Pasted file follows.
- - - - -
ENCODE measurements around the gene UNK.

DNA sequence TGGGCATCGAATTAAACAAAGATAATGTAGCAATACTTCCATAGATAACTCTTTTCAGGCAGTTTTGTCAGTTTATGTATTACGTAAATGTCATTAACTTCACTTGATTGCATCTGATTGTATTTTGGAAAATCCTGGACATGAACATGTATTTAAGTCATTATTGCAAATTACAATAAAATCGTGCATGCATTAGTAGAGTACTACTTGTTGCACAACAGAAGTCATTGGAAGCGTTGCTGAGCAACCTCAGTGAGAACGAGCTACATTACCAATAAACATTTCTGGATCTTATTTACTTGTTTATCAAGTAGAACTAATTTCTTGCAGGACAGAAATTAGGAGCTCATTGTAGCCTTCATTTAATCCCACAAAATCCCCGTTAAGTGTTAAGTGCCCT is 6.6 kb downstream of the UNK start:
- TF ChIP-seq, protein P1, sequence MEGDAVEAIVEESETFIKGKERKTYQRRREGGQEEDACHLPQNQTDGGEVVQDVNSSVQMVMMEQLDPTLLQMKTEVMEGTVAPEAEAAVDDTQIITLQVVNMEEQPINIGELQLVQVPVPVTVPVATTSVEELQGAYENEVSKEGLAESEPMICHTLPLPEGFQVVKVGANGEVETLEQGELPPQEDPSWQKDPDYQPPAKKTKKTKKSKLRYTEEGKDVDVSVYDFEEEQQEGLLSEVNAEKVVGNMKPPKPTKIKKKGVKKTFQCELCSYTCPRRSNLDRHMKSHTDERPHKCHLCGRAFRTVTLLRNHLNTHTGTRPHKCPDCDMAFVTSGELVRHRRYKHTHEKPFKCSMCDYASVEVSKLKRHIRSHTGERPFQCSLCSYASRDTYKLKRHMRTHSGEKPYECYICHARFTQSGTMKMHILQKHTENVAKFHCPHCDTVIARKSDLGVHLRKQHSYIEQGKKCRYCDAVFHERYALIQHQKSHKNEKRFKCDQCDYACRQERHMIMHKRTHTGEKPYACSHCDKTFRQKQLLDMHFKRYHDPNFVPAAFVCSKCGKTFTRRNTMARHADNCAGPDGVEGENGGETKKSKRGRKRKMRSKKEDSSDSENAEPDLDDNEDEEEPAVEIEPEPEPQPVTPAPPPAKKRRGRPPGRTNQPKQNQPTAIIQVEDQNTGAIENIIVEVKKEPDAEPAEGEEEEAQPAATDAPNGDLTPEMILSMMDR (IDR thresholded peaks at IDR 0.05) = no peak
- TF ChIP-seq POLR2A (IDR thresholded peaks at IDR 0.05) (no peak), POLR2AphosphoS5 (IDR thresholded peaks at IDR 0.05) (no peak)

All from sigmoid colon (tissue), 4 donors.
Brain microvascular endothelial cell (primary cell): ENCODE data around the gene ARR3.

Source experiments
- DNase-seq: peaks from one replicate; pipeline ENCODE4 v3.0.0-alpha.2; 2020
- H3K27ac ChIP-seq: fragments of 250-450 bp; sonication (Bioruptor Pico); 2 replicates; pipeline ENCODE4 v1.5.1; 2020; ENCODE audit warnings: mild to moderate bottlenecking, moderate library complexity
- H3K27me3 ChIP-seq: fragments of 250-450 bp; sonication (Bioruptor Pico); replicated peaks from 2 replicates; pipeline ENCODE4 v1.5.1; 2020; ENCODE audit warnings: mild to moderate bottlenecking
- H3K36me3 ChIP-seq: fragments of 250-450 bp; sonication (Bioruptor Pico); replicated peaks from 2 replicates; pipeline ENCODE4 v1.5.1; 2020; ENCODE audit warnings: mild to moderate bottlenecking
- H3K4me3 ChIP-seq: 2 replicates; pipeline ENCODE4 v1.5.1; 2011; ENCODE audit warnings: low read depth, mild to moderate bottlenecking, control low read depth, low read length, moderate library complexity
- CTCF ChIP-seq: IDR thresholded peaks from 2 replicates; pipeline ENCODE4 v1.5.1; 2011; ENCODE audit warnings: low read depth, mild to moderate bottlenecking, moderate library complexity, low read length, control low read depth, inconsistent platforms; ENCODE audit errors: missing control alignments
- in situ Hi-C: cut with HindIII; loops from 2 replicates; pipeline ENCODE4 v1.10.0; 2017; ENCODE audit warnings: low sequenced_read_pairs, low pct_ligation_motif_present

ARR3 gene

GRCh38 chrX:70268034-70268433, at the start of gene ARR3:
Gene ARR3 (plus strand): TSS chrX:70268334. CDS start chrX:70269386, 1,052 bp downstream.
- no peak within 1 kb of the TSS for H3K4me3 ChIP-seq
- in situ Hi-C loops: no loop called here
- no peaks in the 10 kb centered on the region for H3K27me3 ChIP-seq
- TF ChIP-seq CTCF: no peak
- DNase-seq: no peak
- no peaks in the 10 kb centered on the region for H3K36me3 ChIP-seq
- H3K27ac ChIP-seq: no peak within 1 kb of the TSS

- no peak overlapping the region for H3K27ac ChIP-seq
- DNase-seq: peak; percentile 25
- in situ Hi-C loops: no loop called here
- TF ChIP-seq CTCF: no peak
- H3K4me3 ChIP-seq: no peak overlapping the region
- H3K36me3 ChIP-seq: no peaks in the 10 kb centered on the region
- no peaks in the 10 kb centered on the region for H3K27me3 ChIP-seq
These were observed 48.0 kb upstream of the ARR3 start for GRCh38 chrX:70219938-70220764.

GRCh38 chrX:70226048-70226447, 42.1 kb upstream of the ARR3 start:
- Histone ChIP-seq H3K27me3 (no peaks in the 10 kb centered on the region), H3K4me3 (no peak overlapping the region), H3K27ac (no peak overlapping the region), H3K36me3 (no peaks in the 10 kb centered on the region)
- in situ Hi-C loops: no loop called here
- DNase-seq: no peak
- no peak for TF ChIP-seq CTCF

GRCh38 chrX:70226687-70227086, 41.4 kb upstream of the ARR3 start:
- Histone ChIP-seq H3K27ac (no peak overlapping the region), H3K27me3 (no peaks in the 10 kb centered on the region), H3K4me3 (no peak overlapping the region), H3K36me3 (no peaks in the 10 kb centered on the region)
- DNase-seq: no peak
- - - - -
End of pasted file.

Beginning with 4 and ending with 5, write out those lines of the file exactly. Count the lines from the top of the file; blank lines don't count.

- TF ChIP-seq POLR2A (IDR thresholded peaks at IDR 0.05) (no peak), POLR2AphosphoS5 (IDR thresholded peaks at IDR 0.05) (no peak)

All from sigmoid colon (tissue), 4 donors.